A pandemic in itself?


Oin three COVID-19 survivors, the best known as COVID-19 long carriers, he suffered from a neurological or psychiatric disability six months after infection, a recent study of more than 200,000 post-COVID-19 patients was demonstrated.

The researchers examined 236,379 British patients diagnosed with COVID-19 over six months, analyzing the neurological and psychiatric complications during that time period. They compared these people with others who had experienced similar respiratory illnesses other than COVID-19.

They found a significant increase in several medical conditions of the COVID-19 group, including memory loss, nervous disorders, anxiety, depression, substance abuse, and insomnia. In addition, symptoms were present in all age groups and in asymptomatic patients, isolated in home quarantine and hospitalized.

The results of this study speak of the severity of the long-term consequences of COVID-19 infection. Numerous reports of brain fog, post-traumatic stress disorder, heart disease, lung disease and gastrointestinal disease have affected the media and baffled scientists over the past twelve months, wondering: What effect does COVID-19 have on the body? long after the acute symptoms have resolved?

I am a helper professor of neurology and neurosurgery and I can’t help but wonder what we’ve learned from past experience with other viruses. In particular, one thing stands out: the consequences of COVID-19 will be with us for quite some time.

Past virus outbreaks, such as the 1918 flu pandemic and the SARS epidemic of 2003, have provided examples of the challenges to be expected with COVID-19. And the long-term effects of other viral infections helps provide information.

Several other viruses, including the vast majority of those that cause upper and lower respiratory infections, have been shown to produce chronic symptoms such as anxiety, depression, memory problems, and fatigue. Experts believe that these symptoms are likely to occur long-term effects on the immune system. Viruses trick the body into producing a treatment-resistant persistent inflammatory response.

Myalgic encephalomyelitis, also known as chronic fatigue syndrome, is one of these diseases. Researchers believe that this condition is the result of continuous activation of the immune system long after the initial infection has resolved.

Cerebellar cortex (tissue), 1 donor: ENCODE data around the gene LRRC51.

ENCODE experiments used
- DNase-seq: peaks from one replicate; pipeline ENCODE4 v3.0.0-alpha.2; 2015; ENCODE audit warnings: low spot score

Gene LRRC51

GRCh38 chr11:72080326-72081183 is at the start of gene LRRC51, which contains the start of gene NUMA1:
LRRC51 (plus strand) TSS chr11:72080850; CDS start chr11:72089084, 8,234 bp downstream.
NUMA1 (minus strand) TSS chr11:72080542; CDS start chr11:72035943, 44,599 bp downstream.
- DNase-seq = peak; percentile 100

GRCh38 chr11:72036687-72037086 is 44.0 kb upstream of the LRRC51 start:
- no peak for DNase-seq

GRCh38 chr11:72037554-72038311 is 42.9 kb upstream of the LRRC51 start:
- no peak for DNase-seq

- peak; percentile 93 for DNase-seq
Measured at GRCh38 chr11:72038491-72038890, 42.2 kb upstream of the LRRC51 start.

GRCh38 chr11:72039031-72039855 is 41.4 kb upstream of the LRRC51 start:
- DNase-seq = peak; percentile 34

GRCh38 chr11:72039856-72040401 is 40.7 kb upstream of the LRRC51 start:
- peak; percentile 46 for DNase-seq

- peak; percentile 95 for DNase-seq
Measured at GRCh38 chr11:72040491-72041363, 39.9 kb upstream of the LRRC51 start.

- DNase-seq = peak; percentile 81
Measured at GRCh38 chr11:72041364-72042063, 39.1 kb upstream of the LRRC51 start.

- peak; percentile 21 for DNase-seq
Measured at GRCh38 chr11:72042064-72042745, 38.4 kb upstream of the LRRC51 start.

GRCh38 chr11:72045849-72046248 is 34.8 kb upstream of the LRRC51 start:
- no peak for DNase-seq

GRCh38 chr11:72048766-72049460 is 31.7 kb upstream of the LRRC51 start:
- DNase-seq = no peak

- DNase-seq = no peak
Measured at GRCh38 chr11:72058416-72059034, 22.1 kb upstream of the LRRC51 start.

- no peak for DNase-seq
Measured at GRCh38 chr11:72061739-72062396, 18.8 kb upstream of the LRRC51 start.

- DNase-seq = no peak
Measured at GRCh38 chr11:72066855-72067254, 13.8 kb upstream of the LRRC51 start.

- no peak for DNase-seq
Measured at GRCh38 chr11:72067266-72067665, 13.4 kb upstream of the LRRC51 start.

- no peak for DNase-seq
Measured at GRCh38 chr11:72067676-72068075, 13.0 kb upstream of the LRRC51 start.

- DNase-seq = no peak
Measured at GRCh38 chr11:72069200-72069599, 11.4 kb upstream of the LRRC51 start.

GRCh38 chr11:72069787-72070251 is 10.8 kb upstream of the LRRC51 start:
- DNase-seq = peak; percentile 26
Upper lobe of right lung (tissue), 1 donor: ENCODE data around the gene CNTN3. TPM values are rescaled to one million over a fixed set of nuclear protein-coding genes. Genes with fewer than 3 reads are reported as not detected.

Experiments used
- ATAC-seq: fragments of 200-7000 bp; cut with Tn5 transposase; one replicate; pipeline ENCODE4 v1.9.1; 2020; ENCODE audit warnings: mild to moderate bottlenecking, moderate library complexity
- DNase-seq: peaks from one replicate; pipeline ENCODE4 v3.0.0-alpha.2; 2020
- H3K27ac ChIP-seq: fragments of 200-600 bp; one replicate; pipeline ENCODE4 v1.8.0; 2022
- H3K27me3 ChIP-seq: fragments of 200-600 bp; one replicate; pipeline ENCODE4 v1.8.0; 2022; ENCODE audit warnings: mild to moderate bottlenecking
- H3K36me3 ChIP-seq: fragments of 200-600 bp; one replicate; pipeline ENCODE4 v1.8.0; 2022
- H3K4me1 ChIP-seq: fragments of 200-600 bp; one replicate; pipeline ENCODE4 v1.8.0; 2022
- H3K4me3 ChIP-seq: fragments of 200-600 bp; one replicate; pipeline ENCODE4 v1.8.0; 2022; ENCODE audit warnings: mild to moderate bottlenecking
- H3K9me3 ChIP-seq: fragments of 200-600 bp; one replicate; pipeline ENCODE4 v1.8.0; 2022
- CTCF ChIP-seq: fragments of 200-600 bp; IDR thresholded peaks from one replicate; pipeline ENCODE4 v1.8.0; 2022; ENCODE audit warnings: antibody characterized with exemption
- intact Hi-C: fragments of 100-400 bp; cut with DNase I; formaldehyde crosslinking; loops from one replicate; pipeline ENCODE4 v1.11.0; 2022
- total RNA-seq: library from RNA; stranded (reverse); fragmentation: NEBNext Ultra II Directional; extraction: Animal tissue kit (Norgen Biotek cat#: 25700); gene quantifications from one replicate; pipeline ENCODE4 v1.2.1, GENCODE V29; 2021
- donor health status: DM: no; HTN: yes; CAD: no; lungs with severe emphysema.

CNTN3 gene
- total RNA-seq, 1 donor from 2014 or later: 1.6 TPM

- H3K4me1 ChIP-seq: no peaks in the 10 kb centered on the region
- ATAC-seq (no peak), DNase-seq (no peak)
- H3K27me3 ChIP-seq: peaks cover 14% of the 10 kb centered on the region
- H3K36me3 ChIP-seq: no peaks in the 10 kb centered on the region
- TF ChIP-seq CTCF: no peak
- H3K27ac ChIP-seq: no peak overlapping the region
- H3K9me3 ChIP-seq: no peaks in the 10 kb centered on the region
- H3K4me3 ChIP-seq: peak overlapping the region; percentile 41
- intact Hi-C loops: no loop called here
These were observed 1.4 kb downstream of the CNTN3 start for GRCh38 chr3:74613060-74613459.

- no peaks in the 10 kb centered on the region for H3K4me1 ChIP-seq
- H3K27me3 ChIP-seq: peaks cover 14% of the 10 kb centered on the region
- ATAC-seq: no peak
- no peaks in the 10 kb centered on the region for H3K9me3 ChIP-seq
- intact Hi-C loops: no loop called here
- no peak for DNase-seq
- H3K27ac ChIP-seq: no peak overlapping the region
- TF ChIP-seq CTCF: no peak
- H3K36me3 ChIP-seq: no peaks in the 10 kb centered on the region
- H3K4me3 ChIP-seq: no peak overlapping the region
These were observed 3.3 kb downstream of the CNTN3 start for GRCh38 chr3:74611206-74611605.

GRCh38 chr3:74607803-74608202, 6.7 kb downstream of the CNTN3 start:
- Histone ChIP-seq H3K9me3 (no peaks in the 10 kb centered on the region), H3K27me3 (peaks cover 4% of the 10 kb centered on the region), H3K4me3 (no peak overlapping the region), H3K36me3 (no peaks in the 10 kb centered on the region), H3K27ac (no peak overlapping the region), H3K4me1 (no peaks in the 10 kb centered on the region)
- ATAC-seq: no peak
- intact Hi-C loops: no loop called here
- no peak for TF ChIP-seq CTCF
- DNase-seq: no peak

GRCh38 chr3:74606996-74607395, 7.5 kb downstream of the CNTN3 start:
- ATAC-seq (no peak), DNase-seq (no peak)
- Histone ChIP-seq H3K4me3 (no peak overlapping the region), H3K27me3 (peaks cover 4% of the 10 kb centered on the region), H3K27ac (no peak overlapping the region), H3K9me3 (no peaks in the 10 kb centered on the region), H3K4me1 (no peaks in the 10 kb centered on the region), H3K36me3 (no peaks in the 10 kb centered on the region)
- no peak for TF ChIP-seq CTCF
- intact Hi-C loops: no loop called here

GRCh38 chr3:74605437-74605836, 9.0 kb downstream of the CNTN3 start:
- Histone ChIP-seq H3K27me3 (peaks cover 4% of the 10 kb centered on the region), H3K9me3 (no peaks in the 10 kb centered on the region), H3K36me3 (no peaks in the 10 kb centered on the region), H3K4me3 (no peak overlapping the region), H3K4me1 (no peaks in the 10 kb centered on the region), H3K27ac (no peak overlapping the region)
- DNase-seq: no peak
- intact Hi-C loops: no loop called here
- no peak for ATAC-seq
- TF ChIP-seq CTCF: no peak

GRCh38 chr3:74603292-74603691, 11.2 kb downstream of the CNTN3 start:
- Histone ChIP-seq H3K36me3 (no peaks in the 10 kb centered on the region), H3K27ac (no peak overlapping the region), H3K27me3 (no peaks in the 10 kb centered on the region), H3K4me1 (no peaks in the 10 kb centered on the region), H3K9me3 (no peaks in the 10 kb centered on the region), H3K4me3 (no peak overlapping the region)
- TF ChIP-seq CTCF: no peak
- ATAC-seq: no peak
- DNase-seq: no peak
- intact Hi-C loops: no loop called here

Unlike other viral infections, study COVID-19 survivors reported persistent symptoms of more than six months, with no significant improvements over time. The abundance of psychiatric symptoms was also noticeable and probably attributable to both the infection and the pandemic-related experience.

These findings lead researchers to raise several mechanisms after acute COVID-19 infection that can lead to long-term COVID-19. With the known historical context of chronic symptoms after other viruses, doctors and researchers can envision the future of COVID-19 with the potential to create therapies to relieve patients ’persistent symptoms.

When does COVID-19 really end?

COVID-19 is currently known to be a disease that affects everyone organ systems, including the brain, lungs, heart, kidneys, and intestines.

There are several theories about the cause of persistent chronic symptoms. Hypotheses include direct damage to organs by the virus, continuous activation of the immune system after acute infection and persistent virus particles that find a safe harbor within the body.

To date, autopsy studies have not confirmed its presence either overabundance of COVID-19 particles in the brain, making immune theories the most likely cause of brain dysfunction.

Some patients recovered from COVID-19 detail a significant improvement or resolution of long-term symptoms after inoculation with the COVID-19 vaccine. Others report improvements after one short course of steroids. The most plausible explanation for the direct effects of long COVID-19 on the brain is due to its connections throughout the body and to the fact that COVID-19 is a disease of several organs.

These findings may point to a direct cause related to the immunity of the long COVID-19, although no real answers exist yet to define the real cause and duration of the disease.

The post-COVID-19 world

In February, the National Institutes of Health announced a new initiative to study the long COVID-19, now collectively defined as Postacute sequelae of SARS-CoV-2. The NIH created a $ 1.25 billion fund to study this new disease. The objectives of the study include the cause of long-term symptoms, the number of people affected by the disease, and the vulnerabilities that lead to long-term COVID-19.

In my view, public health officials should remain open and transparent when discussing the short- and long-term effects of COVID-19. Society as a whole needs the best possible information to understand its effects and solve the problem.

COVID-19 remains one of the largest socioeconomic problems in the world and will continue to be one of the first to recognize the true long-term impacts of the disease. Both the scientific and research communities should continue to be diligent in the fight long after acute infections disappear. It looks like the chronic effects of the disease will be with us for some time.

Chris Robinson, Assistant Professor of Neurology and Neurosurgery, University of Florida

This article is republished from The conversation under a Creative Commons license. Read the original article.

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